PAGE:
digs deeper into the stories of the day. and at 9:00, get a global perspective. weeknights, on al jazeera america. >> a step forward. >> president obama and president castro made a courageous decision for today and tomorrow. >> a new age of relation as the american flag is raised in hoorch fohavana for the first tn five decades. mixed emotions at home and
on the island that still call home. disturbing revelations that i.s.i.l. may be using chemical weapons against kurdish in iraq. hitting the soapbox, the iowa state fair as candidates for the white house get up close and personal with voters. good evening, i'm libby casey. this is al jazeera america. antonio mora is on assignment in cuba and we'll check in with him in a moment. we begin with an historic change in the caribbean island. for the first time in 50 years the american flag is flying high over the u.s. embassy in havana. john kerry presided over the ceremony. hundreds of guests and cuban on lookers were there to watch the ceremony. we get more from melissa sa chan
in havana. >> it has actually functioned as an embassy for almost a month now. but if symbols are important, the fact that the embassy waited for john kerry to raise the stars and stripes is proof that pomp and circumstance matter. >> my friends we are gathered here because our leaders, president obama and president castro made a courageous decision to focus on the opportunities of today and tomorrow. this doesn't mean that we circulate or will forget the past. how could we, after all? >> symbols and poetic details marked the occasion. the first surreal moment: the u.s. band playing the cuban national anthem. on friday, the same three american marines who had taken the u.s. flag down 54 years ago, helped raise it again in havana,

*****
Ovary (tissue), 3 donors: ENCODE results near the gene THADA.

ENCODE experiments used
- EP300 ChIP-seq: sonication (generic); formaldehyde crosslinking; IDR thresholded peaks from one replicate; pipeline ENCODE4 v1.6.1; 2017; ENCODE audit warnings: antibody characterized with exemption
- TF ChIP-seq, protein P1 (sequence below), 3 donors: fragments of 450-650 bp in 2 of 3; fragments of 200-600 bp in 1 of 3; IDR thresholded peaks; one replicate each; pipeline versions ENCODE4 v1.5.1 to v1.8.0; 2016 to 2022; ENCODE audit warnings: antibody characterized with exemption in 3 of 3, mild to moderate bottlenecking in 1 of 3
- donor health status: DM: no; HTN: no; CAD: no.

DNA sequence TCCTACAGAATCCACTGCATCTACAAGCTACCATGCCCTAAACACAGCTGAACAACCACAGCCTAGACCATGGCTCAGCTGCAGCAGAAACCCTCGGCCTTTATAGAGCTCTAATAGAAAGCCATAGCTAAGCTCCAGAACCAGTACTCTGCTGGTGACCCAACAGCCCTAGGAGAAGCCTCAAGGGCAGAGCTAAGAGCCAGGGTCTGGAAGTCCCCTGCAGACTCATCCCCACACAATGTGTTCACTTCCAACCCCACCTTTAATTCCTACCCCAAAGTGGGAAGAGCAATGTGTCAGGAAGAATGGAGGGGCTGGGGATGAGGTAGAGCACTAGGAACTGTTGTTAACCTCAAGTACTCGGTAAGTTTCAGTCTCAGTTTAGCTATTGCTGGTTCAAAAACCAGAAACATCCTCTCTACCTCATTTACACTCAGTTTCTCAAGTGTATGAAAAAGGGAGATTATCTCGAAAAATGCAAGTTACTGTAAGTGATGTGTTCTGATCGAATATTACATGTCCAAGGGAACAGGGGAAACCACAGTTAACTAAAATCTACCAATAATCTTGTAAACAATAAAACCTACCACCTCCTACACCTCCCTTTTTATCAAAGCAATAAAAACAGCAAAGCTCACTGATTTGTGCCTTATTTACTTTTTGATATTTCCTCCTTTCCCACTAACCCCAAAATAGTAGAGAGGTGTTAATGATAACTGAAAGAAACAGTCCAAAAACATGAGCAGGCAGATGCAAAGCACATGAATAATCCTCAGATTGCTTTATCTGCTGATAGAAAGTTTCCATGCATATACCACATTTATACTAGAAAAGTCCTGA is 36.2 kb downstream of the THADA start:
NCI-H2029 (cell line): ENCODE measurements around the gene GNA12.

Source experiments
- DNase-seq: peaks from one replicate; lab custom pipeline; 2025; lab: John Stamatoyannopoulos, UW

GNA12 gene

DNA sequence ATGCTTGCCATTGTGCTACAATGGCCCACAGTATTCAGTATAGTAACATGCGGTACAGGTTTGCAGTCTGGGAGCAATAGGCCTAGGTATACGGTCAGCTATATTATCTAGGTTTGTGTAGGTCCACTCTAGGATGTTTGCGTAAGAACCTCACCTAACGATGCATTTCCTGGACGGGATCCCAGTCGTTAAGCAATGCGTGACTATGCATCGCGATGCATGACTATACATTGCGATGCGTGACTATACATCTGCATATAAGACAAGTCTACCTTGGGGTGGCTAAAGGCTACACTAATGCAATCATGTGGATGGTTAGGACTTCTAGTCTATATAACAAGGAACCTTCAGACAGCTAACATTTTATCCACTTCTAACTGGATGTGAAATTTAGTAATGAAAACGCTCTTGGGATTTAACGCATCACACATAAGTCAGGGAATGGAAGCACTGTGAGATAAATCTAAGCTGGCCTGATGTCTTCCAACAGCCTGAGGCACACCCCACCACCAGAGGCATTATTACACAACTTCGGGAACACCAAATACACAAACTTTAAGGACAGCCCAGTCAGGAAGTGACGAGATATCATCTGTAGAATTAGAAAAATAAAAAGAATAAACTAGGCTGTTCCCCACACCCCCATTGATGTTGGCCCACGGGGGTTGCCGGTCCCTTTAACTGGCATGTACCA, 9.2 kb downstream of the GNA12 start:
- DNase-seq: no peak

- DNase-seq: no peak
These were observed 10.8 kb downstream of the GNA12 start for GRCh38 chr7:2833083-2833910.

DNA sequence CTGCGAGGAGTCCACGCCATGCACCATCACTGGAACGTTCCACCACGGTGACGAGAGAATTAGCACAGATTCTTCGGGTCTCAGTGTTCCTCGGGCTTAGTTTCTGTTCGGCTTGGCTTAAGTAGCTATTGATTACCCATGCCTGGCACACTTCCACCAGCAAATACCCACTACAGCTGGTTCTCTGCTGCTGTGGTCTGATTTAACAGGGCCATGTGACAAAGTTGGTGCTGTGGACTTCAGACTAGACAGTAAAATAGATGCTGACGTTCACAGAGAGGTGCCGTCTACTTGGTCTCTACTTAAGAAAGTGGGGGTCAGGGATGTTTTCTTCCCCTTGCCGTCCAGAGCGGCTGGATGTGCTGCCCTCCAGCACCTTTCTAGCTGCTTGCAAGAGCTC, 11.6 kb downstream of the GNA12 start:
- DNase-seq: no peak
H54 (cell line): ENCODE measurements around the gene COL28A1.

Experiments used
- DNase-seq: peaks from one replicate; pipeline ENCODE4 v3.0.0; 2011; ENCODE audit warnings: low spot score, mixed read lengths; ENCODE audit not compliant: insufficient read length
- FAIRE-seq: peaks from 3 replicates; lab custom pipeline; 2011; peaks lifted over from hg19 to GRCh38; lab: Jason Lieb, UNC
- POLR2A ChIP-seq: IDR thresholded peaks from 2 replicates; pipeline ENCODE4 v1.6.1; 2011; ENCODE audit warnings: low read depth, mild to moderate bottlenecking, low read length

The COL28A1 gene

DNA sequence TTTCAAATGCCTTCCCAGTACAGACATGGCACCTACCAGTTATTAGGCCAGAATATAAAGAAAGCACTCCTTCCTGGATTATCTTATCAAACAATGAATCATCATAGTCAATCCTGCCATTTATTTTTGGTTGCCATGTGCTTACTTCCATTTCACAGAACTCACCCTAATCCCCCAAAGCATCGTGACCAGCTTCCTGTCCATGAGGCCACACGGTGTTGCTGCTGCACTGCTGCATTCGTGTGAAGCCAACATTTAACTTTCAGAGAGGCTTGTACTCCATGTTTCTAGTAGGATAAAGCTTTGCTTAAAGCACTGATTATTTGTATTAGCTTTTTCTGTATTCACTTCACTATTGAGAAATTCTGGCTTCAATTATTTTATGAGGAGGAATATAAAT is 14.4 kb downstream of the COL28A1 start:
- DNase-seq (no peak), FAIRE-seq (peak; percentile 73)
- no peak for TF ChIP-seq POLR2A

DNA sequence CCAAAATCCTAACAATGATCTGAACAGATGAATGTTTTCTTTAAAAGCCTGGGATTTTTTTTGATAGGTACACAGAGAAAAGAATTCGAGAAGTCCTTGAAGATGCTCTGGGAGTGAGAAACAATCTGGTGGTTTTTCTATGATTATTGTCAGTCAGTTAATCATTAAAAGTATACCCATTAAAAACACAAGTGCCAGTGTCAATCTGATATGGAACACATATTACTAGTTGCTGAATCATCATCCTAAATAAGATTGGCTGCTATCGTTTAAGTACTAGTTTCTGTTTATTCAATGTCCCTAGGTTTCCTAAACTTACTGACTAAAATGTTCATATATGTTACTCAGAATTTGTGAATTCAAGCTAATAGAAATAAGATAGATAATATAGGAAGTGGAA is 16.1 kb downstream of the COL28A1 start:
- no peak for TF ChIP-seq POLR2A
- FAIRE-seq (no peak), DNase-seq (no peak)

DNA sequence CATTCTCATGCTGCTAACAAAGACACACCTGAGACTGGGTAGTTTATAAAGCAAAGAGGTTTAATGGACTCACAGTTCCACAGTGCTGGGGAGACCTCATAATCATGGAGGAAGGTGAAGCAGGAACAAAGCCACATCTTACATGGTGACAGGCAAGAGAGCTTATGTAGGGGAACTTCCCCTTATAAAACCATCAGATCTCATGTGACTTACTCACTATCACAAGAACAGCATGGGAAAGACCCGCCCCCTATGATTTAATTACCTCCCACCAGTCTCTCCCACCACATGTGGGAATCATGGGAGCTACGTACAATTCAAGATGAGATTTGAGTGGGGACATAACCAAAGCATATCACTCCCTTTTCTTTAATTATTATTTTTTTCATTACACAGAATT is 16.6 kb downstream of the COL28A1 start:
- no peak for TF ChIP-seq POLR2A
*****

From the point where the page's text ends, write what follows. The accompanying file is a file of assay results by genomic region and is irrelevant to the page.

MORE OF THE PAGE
partially marrying the ceremony in washington a few weeks ago when they chose to use the same flag used 50 years ago. >> why we should have had so many years tension between our two countries, beautiful island, beautiful people and our country as powerful as it is would be so -- treat the people with such disdain is so terrible. i'm so glad we're past that point in time. >> it's an important step and it's beautiful. after so many decades and so many generations and so many conflicts between the generations it's beautiful. it's good for cuba, good for the united states but we should wait and see. >> reporter: fidel castro once called this building a nest of spies and until recently it was known as the u.s. intersection. about 50 american staffers work here. as an embassy that number will increase. but normalization does not mean
the u.s. and cuba actually have a normal relationship. differences remain highlighted by the press conference in the afternoon. >> there needs to be a process established for working them through. and the path to full normalization is not always going to be easy. we both understand that. >> translator: i have emphasized to the secretary of state the lifting of the blockade in our opinion is an essential element for us in order to have normal relations with the united states. >> reporter: still, whoever expected to see this, a u.s. secretary of state walking the cobble stones of historic old havana. the two nations, the closest they've been in most of our lifetimes. melissa chan, al jazeera, havana. intertoday's ceremonial flag raising drew a anchor us of
opposition. marco rubio, the cuban american says president obama is restoring diplomatic relations with the country. >> in america we celebrate a proud antigovernment opposition, every value our nation holds dear, the in the eyes of barack obama and hillary clinton his form he secretary of state, had cuban people are suffering because not enough american tourists are visiting that state, but in truth it's a tyrannical dictatorship. >> urged the u.s. to maintain its tough policy towards cuba but for some the renewed operations offer a renewed relation with their home land. rob reynolds has more. >> small groups of cuban